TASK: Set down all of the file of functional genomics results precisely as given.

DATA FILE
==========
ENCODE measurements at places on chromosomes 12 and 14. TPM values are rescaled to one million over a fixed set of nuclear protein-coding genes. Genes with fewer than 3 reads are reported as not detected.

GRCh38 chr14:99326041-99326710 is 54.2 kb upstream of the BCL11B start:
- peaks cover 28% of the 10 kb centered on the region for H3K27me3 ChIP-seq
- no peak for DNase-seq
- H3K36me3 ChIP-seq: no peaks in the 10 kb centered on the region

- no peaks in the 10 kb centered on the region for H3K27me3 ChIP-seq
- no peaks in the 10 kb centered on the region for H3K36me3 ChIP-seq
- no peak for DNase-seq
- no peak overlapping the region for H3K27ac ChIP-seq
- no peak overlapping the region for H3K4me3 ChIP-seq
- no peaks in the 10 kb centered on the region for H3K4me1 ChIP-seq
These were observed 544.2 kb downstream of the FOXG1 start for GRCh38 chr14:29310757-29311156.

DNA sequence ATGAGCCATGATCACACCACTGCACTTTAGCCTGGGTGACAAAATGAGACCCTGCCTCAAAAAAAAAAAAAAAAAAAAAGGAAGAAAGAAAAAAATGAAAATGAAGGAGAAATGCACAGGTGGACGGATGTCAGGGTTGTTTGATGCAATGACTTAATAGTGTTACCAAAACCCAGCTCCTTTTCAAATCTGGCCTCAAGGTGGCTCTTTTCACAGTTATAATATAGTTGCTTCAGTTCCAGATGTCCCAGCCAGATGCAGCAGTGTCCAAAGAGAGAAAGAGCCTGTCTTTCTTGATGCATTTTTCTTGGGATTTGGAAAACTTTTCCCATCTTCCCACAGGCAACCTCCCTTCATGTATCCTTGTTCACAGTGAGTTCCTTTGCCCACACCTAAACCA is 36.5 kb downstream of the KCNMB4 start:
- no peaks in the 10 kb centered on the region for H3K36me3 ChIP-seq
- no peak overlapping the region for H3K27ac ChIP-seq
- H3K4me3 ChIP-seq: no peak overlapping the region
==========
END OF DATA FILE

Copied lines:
ENCODE measurements at places on chromosomes 12 and 14. TPM values are rescaled to one million over a fixed set of nuclear protein-coding genes. Genes with fewer than 3 reads are reported as not detected.

GRCh38 chr14:99326041-99326710 is 54.2 kb upstream of the BCL11B start:
- peaks cover 28% of the 10 kb centered on the region for H3K27me3 ChIP-seq
- no peak for DNase-seq
- H3K36me3 ChIP-seq: no peaks in the 10 kb centered on the region

- no peaks in the 10 kb centered on the region for H3K27me3 ChIP-seq
- no peaks in the 10 kb centered on the region for H3K36me3 ChIP-seq
- no peak for DNase-seq
- no peak overlapping the region for H3K27ac ChIP-seq
- no peak overlapping the region for H3K4me3 ChIP-seq
- no peaks in the 10 kb centered on the region for H3K4me1 ChIP-seq
These were observed 544.2 kb downstream of the FOXG1 start for GRCh38 chr14:29310757-29311156.

DNA sequence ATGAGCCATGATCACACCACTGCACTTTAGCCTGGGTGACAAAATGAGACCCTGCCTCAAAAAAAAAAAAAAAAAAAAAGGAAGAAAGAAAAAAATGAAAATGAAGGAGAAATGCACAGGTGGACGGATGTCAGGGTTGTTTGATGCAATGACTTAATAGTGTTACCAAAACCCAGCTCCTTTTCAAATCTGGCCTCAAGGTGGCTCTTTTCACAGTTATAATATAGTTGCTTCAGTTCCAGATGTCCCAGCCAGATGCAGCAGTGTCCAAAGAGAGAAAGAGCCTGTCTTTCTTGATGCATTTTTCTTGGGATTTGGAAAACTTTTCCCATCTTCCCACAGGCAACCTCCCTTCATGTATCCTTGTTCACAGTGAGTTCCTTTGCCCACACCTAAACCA is 36.5 kb downstream of the KCNMB4 start:
- no peaks in the 10 kb centered on the region for H3K36me3 ChIP-seq
- no peak overlapping the region for H3K27ac ChIP-seq
- H3K4me3 ChIP-seq: no peak overlapping the region